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`I'm feeling stifled by comedy'

No one does it better — sending you into fits of laughter with deadpan humour. But Paresh Rawal is dying to do roles that excite and unnerve him

`Something should be there to make me feel inadequate as an actor. Otherwise, you get stereotyped' — Photo: Bhagya Prakash. K

HE'S ONE of the few actors in Hindi cinema who can say a funny line with deadpan humour and quietly walk away from the scene. And has no qualms about making a mamu of himself.

But the man who gets some of the biggest laughs doesn't find it funny any more. Talk to Paresh Rawal and you find he's a dead serious man. Dead serious about his comedy. Dead serious about his theatre. His acting. One who claims he is a really serious person and loves watching dark, brooding films.

Quite an incredible image for anyone who's seen Hera Pheri, Hungama, Aankhen and the like.

"This husband-wife, man-woman relation is amazing," says Paresh who is married to former Miss India and actor, Swaroop Sampath. "It's of immense possibilities, immense intrigue. Every day you find something new, some new permutation-combination there."

Naughty at 40

"I think everybody is naughty, and I'm naughty at 40 too," he says, and adds defensively, reading my suspicious glance. "Not naughty in that way! No person can be completely pious and clean in his heart and all that. If I see a pretty woman, I will definitely appreciate her: not that I would want to sleep with her. Being naughty keeps everything alive — you as a person, in your relationship with your wife... "

Paresh obviously loves theatre and almost recoils when I ask him how he finds time for it: "It's not a question of balance here because I really love theatre and it's my lifeline. It's the ground where I can experiment with myself as an actor. It's my need to take out time. Cinema is not a compromise at all. If I'm trained in theatre, and I come across roles like I did in Sardar (where he played the lead role of Sardar Patel) or Tamanna (where he was a eunuch), I'll be able to deliver the goods."

A serious believer that theatre is the training ground for actors, he quotes examples of other stars who are theatre's children — Naseeruddin Shah, Om Puri, Pankaj Kapoor... even Amitabh Bachchan, Shah Rukh Khan and Aamir Khan at one point of time. "If you are trained as an actor in theatre, it works to your advantage in films. I believe that all film actors should be trained in theatre," he stresses. But why is a good actor like him not a star? "If you are looking for the conventional looks and running-around-trees kind of stupidity, then it's good we are not stars," he says caustically.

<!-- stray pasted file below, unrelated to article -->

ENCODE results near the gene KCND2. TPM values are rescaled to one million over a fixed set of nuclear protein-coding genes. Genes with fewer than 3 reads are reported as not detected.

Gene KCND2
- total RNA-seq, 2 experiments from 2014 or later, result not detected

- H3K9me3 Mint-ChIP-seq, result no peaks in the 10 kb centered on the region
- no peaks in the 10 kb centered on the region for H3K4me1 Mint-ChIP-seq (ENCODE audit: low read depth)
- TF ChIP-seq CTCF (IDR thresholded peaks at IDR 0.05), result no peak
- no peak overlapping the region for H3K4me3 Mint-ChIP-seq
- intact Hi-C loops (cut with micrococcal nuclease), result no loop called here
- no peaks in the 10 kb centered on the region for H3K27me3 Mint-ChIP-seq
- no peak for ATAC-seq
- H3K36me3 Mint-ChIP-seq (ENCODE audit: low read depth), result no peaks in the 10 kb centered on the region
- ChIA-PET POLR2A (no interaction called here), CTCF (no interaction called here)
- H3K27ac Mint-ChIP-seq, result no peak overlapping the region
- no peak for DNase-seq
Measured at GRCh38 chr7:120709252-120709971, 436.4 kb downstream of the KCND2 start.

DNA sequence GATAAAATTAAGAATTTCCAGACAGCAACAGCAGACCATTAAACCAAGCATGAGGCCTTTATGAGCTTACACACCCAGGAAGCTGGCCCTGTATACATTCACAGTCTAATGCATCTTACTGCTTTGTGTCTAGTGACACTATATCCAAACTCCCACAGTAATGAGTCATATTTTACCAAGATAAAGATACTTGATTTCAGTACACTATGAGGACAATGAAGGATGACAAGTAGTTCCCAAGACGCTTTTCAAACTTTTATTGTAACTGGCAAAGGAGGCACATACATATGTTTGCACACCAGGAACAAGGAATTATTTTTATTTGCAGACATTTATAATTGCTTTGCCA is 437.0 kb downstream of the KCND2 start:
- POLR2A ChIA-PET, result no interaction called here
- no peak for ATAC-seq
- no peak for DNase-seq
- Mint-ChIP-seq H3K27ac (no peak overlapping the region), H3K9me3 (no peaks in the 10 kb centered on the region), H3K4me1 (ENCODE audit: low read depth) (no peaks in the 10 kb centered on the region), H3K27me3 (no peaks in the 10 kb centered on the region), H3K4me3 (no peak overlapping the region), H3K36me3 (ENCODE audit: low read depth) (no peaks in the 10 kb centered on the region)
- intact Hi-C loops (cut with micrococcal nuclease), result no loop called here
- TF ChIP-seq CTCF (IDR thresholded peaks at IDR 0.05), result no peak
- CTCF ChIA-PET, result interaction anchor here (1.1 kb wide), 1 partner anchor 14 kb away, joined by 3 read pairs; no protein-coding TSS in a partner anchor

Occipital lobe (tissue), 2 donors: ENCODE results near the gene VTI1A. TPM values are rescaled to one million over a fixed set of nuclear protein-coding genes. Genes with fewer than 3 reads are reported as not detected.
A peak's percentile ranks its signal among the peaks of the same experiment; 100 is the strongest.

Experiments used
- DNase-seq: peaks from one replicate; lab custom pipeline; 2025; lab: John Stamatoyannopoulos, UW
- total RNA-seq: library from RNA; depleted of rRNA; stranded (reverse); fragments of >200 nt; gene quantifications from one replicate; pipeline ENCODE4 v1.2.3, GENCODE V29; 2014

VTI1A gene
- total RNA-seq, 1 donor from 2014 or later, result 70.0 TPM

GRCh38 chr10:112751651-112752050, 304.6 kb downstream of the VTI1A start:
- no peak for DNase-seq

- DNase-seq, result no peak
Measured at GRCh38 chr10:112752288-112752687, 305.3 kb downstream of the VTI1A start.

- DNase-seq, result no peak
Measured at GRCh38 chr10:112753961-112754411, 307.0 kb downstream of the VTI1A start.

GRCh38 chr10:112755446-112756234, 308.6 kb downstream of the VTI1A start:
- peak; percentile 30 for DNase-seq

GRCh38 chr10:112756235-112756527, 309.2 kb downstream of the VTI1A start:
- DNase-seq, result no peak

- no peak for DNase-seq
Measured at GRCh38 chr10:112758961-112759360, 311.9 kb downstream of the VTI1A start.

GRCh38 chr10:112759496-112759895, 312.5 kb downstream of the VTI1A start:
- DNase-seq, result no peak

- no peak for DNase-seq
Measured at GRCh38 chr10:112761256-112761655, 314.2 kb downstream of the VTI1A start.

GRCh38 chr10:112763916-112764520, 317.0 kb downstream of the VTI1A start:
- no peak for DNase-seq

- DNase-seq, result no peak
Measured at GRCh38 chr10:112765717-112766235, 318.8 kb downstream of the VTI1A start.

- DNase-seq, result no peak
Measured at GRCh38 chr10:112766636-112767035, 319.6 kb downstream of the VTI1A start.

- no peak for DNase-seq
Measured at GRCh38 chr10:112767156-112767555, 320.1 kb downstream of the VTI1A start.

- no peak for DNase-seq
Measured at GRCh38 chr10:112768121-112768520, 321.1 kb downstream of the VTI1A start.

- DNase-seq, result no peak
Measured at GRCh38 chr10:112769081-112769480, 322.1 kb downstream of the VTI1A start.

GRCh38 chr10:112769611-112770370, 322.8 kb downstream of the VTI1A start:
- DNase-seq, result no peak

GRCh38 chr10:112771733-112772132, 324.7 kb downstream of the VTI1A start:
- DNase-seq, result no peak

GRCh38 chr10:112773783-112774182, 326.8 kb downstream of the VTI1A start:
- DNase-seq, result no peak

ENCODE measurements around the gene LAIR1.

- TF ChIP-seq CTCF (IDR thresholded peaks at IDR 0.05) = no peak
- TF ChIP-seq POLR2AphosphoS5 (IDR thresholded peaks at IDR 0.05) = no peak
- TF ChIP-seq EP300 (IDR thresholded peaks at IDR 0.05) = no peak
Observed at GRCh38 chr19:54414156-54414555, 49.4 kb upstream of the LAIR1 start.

Minting on theatre

He's also distressed that some film actors turn to theatre only to cash in on their popularity, not because they learn from it or love it. "I don't want to name them, but some actors doing theatre now have never heard of theatre. I don't think they have even seen a play. But because they want to encash on their popularity in film or TV, they want to join theatre. It's a noble thought. But the intention is to make money out of their popularity. Nothing wrong in making money, but they are doing it the wrong way."

With his roots in Gujarati theatre, Paresh believes the stage offers enormous scope and freedom to experiment. "This economy will permit me to do a variety of roles and writing in theatre. In films you won't be able to do a Shakespeare or a Chekhov, but you can on stage." The man who makes people laugh in films is itching to do a musical tragedy and a comic thriller on stage.

He firmly accepts that very few in Indian films do good comedy. "Comedy in films is gradually becoming more refined. It's not the same buffoonery or slapstick, or stupid comedy.

But it's being done by few people like Priyadarshan and Neeraj Vora. The role of the comedian has changed too. In old films, there used to be a separate track for the comedian. Now the comedian has been taken into the mainstream. The story may revolve around a comedian too."

Like most good actors, Paresh also admits that for such chemistry to happen, you have to have a good script. "Script is the backbone." Having always done comedy roles largely in a group, he says the most challenging aspect is not to outdo the other comedians.

"You do your own thing, not affected by what the other one does. If he says something and the light boy laughs, I should not try to be one up on him." He also admits that it's really tough to make filmi audience laugh. "It's easier to make them cry."

He's quite happy doing any role that is well written, excites him as an actor and poses some kind of challenge. The introspective khoya-khoya person in him says: "I'm game for it, be it comedy, a villain's role or the so-called positive role.

Challenging roles are those which gives me scope to dig more into myself and know my limitation as an actor and as a human being. Something should be there to make me feel inadequate as an actor. Otherwise, you get stereotyped." He hates it when a director decides: "Yeh admi yeh achcha karta hai, isey yehee karne do."

`I must feel insecure'

"You can't score a century only through square cuts. You have to have a full shot, cover drive in your armoury. But in our industry, if I'm doing something good, they give me that only. I need something that excites and unnerves me. I must be insecure to the extent that I should feel I'll make a fool of myself. Even if I fail in that, I shall be enriched," he says.

He hates branding. "When I was doing villain roles, I was branded a villain. I was then branded in positive roles. Then came Hera Pheri. Now I'm really feeling suffocated in this comedy-comedy thing. I'm looking for something human and solid."


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